Cancer survivor battles to get help for women
A TABLELANDS mother is hoping to see a cure for the failings of the public health system after her own agonising eight-year wait for reconstructive breast surgery.
The emotional rollercoaster ride for breast cancer survivor Kate Yeoman took another turn late yesterday when she received notification from Queensland Health indicating a 12-month wait for surgery could be possible.
However a spokeswoman for Health Minister Steven Miles' department told the Cairns Post the letter should "never have been sent" and the Malanda resident will not be faced with another year waiting for surgery.
The spokeswoman said Ms Yeoman and 24 other Far North Queensland patients on the wait list would be prioritised in order to clear a backlog of patients.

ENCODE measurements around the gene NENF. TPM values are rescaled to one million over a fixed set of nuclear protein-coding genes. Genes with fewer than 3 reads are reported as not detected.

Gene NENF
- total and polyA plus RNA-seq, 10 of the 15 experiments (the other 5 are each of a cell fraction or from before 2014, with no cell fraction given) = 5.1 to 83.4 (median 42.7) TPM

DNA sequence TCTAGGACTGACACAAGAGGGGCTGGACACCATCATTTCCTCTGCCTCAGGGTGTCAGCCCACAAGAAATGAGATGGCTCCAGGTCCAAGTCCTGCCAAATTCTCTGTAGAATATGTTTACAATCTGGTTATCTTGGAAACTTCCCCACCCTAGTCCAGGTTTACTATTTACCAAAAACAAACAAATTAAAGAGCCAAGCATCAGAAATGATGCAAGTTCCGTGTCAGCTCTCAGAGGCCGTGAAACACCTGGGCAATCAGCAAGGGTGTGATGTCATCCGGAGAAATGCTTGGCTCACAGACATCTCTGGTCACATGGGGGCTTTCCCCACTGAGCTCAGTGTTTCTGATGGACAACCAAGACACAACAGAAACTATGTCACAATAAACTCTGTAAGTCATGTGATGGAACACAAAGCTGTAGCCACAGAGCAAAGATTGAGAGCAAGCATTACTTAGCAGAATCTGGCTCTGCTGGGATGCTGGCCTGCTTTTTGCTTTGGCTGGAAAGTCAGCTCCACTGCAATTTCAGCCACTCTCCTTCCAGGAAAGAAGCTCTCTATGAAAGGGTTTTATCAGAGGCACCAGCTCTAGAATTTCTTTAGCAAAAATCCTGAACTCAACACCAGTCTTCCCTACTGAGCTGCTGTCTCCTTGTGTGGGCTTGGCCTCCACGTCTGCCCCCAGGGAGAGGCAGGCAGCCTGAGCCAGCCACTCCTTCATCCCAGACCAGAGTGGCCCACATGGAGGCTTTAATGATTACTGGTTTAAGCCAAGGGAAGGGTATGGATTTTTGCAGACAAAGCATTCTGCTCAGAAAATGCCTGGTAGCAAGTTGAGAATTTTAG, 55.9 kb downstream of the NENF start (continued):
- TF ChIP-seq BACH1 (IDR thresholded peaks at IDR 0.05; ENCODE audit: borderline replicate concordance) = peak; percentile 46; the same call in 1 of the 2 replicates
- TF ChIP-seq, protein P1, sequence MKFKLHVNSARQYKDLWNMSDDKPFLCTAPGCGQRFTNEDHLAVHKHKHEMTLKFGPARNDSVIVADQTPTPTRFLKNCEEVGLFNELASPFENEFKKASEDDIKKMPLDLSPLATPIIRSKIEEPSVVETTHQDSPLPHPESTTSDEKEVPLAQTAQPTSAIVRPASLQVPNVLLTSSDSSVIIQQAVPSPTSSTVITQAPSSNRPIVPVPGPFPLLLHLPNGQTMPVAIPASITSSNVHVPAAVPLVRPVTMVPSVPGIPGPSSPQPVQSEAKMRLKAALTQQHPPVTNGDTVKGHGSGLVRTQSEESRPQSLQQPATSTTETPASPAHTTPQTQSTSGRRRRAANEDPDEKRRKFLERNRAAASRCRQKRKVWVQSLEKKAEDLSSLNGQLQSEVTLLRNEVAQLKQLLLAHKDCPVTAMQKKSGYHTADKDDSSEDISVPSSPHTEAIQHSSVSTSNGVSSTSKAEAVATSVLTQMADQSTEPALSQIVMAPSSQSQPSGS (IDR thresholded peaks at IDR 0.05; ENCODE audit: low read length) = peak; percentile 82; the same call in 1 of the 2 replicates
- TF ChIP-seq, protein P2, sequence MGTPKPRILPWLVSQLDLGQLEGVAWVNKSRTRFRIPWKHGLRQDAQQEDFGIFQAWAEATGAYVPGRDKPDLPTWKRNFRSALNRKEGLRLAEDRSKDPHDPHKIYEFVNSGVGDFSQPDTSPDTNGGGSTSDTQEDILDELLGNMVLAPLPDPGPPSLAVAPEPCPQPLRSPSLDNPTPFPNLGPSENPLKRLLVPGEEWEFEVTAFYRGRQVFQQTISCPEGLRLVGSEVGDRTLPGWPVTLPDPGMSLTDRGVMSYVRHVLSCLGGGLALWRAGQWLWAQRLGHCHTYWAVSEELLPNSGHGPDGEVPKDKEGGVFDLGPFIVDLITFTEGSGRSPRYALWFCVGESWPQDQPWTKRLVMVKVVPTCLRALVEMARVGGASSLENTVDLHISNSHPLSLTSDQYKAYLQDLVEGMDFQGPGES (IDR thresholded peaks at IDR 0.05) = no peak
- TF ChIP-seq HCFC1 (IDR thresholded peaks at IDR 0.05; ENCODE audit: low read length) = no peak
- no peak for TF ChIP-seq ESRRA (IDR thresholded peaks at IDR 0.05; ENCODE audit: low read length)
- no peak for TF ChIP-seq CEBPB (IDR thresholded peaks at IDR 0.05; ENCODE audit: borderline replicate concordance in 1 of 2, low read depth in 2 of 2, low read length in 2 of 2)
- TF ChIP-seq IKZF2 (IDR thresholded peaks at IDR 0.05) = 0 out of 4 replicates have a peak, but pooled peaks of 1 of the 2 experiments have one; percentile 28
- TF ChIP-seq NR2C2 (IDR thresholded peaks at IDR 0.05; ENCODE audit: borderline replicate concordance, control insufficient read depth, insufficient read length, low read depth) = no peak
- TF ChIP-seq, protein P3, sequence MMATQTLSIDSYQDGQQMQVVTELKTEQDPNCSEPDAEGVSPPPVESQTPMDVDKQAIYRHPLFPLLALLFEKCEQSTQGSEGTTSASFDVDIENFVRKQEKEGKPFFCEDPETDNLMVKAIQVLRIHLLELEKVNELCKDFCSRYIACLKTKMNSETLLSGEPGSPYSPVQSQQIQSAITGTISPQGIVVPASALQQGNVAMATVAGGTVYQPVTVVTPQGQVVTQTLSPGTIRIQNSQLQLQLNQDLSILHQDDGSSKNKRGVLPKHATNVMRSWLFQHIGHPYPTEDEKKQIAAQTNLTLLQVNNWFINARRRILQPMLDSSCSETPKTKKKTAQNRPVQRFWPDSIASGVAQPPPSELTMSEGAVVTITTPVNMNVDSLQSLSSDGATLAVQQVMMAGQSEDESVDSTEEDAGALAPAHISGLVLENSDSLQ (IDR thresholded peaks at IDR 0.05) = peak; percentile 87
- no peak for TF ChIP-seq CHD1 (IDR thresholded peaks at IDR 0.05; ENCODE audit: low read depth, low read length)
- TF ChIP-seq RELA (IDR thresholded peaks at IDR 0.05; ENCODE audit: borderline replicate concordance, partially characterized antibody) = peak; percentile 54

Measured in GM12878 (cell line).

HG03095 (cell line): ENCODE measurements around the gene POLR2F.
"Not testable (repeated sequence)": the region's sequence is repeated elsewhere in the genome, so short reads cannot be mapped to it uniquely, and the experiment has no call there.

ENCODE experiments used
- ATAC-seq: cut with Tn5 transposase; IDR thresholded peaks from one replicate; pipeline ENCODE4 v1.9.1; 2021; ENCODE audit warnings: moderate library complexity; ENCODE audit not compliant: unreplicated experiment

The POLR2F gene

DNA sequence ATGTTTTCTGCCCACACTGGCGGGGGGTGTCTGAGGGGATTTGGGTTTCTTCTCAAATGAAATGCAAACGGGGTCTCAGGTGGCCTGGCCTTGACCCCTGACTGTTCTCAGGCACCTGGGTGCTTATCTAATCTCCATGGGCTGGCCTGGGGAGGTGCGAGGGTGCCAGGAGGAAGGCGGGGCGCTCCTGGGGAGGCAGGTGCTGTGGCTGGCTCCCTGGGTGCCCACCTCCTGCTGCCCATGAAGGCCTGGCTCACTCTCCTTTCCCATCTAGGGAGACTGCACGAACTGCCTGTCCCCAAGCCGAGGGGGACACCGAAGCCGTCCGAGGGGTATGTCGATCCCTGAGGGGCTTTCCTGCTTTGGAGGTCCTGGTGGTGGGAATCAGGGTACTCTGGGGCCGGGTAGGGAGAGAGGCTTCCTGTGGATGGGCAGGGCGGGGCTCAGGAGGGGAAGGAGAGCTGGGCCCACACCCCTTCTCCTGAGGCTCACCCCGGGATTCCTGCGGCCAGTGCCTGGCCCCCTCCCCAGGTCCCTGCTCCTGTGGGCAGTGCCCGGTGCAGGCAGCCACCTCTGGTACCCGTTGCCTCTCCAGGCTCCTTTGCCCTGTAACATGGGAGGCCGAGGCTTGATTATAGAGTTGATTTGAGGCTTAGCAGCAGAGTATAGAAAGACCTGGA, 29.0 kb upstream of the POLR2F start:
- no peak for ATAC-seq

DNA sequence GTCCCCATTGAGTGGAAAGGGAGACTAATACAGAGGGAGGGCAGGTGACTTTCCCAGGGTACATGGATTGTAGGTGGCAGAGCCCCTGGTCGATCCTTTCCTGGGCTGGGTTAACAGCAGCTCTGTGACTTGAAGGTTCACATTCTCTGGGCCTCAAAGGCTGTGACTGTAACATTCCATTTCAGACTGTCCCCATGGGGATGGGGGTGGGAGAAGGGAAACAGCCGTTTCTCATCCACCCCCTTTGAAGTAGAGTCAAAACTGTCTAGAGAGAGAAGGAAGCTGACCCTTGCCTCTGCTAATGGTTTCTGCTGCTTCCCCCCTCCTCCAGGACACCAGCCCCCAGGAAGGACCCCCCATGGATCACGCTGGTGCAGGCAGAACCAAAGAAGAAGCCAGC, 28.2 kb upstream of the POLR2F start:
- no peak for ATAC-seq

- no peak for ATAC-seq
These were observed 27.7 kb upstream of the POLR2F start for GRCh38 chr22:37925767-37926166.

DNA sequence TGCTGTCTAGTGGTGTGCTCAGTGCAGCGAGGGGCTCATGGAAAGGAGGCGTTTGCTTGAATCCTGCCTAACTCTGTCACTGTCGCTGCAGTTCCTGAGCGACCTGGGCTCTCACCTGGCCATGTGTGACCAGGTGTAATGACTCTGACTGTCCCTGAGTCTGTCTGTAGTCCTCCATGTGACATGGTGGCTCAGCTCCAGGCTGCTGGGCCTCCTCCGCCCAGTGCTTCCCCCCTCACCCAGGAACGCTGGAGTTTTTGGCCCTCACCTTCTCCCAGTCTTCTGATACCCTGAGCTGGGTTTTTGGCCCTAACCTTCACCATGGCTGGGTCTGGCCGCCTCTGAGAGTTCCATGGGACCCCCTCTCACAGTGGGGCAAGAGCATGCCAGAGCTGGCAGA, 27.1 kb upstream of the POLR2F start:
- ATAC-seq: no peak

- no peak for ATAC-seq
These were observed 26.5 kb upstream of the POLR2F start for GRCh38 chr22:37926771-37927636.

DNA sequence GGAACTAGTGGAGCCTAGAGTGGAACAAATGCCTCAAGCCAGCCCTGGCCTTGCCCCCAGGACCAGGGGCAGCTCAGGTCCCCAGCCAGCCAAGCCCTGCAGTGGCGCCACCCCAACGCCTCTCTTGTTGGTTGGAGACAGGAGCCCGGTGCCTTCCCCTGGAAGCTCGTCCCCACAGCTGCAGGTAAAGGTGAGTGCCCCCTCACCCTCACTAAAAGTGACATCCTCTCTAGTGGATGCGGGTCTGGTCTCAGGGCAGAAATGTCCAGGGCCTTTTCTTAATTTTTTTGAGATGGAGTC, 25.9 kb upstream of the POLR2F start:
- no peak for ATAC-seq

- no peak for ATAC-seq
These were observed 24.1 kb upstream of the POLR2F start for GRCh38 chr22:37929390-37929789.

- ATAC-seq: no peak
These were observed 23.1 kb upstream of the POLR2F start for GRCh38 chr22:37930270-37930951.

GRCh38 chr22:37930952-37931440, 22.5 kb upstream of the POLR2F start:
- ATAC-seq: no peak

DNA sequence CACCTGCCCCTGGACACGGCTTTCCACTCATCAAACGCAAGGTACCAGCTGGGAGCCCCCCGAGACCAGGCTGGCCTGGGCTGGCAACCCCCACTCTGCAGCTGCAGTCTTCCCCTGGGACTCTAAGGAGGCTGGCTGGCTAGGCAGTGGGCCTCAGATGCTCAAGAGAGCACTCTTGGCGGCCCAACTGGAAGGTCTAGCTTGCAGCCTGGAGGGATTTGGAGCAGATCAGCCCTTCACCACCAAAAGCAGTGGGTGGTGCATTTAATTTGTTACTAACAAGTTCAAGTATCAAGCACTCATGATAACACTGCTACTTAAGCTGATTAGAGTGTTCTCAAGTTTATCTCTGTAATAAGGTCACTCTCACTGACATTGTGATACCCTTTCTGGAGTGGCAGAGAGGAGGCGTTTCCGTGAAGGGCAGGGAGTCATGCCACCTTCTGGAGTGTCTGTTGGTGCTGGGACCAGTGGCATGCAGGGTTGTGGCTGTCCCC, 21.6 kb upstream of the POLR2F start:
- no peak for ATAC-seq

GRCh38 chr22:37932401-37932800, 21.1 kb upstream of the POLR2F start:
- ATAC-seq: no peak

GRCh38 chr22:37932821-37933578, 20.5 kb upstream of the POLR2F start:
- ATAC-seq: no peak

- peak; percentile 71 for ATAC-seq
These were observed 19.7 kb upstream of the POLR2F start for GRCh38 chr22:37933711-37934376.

"We're doing everything we can for her," she said.
LNP leader Deb Frecklington yesterday criticised Queensland Health's handling of the situation.
"Kate doesn't deserve to be treated like this," she said.
Ms Yeoman stressed that her double mastectomy never made her feel "like less of a woman" but rather empowered her to advocate on behalf of other cancer survivors.
"By telling my story and sharing images of myself maybe I can prompt people in power to have a little bit of empathy for what women go through and I think have achieved that," she said.
"My reason for standing up is because I am strong, and I am OK with who I am, for most women this is a really difficult thing to live with.
"I'm lucky, I'm fit and I'm healthy and I have totally embraced not having breasts, it has given my body time to heal and, mentally, me to adjust."
Ms Yeoman lost her close friend - who was diagnosed the same week as her - to breast cancer, and said she feels incredibly lucky to be alive.
"I've been to my kids' school functions and graduations. I have celebrated birthdays and Christmases with them," she said.
Having arrived at a place of acceptance, Ms Yeoman is now looking to the future and is hopeful successful surgery will allow her to turn the page on a traumatic chapter in her life.
"I think for me, it will be the closure of the treatment and it will finalise everything," Ms Yeoman said.